(NOTE: This is a follow-up to a previous blog post about business cash flow and money management; read it here)
Clearly, we need money for basic business purposes: turn on the lights, buy supplies, fix things, hire help, grow our clientele through marketing, pay taxes, and pay ourselves. These are all practical reasons to manage our finances carefully and intentionally.
Yet isn’t it strange how very few actually manage their money well?
I’ve been studying these types of phenomena for years, marveling at how we unconsciously struggle to eat better, workout more, and become organized with our finances. And yet, the vast majority of people who want to adopt a healthier diet, who want to move their bodies regularly, who want to manage their business finances more effectively, can’t, don’t or won’t.
It takes someone with incredible fortitude, awareness, and humility to say, “I’m ready to tackle this mountain and I have no idea where to begin.”
This is what happened in my plastic surgery days. When I walked in the door each morning, I knew the rent and overhead for my office exceeded my revenue.
I feared looking at the numbers because I already knew it was ugly.
After amassing more than $350,000 in debt within a couple of years, creditors with nasty attitudes were harassing me, even paging me in the operating room. Naively, I didn’t know who to deal with first or how to “right the ship.” Family and friends sensed what was happening, but they didn’t know how to help. As much as I studied what to do, how to better manage the money that came in, it was clear I wasn’t going to get through this alone. At this point, the woman who became my wife, Denise, bravely stepped in and helped me manage the mess. I’m eternally grateful to her for doing that for me and our future.
Perhaps your story resembles mine. Perhaps, like me, you can muster the courage to face the numbers, but you aren’t confident about where to put your energy. Your biggest obstacles are probably: “where to begin,” “how to begin,” and “what to do”. Chances are you’d give anything for someone to bail you out!
In my previous blog post, I spoke about how the lack of financial clarity causes burnout and a sense of failure, even despite obvious successes. Here’s what else comes with being confused about your money: a debilitating sense of self-doubt.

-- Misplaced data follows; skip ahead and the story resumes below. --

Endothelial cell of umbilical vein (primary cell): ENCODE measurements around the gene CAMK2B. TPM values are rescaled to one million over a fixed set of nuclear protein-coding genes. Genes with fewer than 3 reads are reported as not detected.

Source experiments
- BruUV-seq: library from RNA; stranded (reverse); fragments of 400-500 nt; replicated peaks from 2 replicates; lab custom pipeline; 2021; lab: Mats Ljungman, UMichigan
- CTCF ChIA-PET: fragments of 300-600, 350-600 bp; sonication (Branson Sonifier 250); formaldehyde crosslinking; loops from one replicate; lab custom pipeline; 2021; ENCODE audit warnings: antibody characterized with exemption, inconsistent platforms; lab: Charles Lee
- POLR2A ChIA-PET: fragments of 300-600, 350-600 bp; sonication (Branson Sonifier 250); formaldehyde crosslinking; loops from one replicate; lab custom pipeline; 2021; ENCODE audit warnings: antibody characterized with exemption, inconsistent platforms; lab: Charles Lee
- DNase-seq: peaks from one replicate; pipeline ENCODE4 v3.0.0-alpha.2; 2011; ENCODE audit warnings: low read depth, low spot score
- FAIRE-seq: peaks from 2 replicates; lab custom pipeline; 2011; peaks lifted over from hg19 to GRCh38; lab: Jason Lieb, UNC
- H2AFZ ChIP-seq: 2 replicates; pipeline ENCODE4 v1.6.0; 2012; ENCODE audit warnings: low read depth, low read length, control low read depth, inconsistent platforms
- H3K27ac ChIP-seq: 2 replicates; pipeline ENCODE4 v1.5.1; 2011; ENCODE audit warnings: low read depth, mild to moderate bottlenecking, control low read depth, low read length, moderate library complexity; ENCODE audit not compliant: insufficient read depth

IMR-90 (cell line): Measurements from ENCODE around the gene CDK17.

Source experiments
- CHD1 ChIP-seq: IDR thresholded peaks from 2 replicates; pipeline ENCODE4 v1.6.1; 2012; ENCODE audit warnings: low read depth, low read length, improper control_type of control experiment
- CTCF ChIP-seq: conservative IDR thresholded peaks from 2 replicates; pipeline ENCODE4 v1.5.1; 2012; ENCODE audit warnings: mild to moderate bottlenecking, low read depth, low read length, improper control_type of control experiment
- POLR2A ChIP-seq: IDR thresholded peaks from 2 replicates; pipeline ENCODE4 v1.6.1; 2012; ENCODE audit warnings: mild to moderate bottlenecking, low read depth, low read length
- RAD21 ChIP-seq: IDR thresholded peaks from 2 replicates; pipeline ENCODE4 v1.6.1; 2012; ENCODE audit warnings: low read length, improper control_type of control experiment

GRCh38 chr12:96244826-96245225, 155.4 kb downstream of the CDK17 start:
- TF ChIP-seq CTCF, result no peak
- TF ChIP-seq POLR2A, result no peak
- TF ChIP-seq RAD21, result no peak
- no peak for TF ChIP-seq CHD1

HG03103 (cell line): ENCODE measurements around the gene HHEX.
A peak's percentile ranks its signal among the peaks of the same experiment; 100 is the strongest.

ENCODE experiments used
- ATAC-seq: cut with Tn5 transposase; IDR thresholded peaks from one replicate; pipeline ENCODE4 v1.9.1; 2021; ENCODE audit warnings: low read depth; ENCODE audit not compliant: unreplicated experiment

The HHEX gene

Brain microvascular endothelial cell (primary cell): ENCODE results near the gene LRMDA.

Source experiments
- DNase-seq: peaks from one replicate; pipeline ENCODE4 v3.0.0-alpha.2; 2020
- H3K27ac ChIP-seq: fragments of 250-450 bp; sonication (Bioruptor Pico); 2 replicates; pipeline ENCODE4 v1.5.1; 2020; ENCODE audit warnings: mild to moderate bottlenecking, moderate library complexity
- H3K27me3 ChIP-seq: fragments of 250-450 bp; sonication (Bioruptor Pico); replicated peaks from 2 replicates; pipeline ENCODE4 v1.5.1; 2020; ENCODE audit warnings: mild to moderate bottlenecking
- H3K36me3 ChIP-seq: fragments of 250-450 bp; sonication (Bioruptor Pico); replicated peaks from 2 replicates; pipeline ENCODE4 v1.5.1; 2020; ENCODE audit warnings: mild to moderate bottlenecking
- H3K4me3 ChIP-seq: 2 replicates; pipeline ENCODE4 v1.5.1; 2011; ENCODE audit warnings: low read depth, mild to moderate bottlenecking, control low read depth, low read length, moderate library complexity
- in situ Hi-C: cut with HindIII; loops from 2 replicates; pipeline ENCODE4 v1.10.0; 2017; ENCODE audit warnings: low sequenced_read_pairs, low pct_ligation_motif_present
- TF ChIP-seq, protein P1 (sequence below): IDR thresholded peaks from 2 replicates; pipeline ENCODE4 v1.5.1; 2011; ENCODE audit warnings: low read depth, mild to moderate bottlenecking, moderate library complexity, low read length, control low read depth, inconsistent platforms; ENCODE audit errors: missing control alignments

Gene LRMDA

Self-doubt leaks out in all kinds of ways and can be felt by those with whom we associate. When I pick up on self-doubt in one of my clients, I’ve learned that it means they’ve lost connection with their purpose. They forgot how to express their deepest values.
I’m here to tell you, this isn’t a life sentence. I’m living proof, along with countless colleagues and client entrepreneurs I’ve worked with, that we can take control of our financial health once and for all, without being at the mercy of circumstance and chance.
Taming the financial beast is possible! This victory will not only save our lives, it will refuel our mission and purpose like nothing else.
This leads me back to the beginning of this blog post.
We think we need better money management and cash flow to run the basics of a business. Does this old business saying sound familiar? “The primary purpose of a business is to make a profit.”
Undeniably, a business must turn a profit.
Yet, I believe that “turning on the lights,” “buying supplies,” “paying for help,” and so forth are accurate, yet superficial reasons for turning a profit and the root cause of why we continuously ignore this crucial crusade.
Instead, when we return to the WHY of our work (our reason for being, our vocational mission), guess what happens? — Motivation suddenly appears! We must clean up the financial health of our business for the sake of others and the importance of our passion.
Some believe that when they focus on their finances, it detracts from their mission.
If this is true for you, then THIS is where we should part ways. If you believe that fulfilling your mission means ignoring your money matters, then seriously, go directly to the unsubscribe link on any email I’ve ever sent to you.
But if this conversation stirs you up inside, then congratulations! Something is waking up inside of you.
If you’re interested in continuing this dialogue, then sometime in the next few days, I’m going to be asking for your help, your input, and your opinions. I’ll ask your thoughts on how my business partner, Dan, and I can best help you kick-start your journey to overcome “financial vagueness” and understand fundamental principles and best practices of cash flow and financial management.
Whether you’re avoiding the numbers altogether, unhappy with your current management system, or simply want to keep improving what isn’t quite yet perfect… stay tuned for some unprecedented guidance and simple tools.
Until next time, consider this: Think about what happens when we go into a grocery store without a shopping list and we’re starving. What happens? We wind up buying unnecessary items and spending way too much.
This is what the majority of us do every single day with our business finances: Without knowing where we stand with our money, it’s all too easy to justify buying another gadget, gizmo, doo-dad, or yet another business training program. Let’s stop the insanity together, unravel this intricate, financial knot, and find a practical cure for “financial vagueness syndrome*.”
*Thanks to my good friend and colleague, Joan Sotkin, who coined the phrase “financial vagueness syndrome.”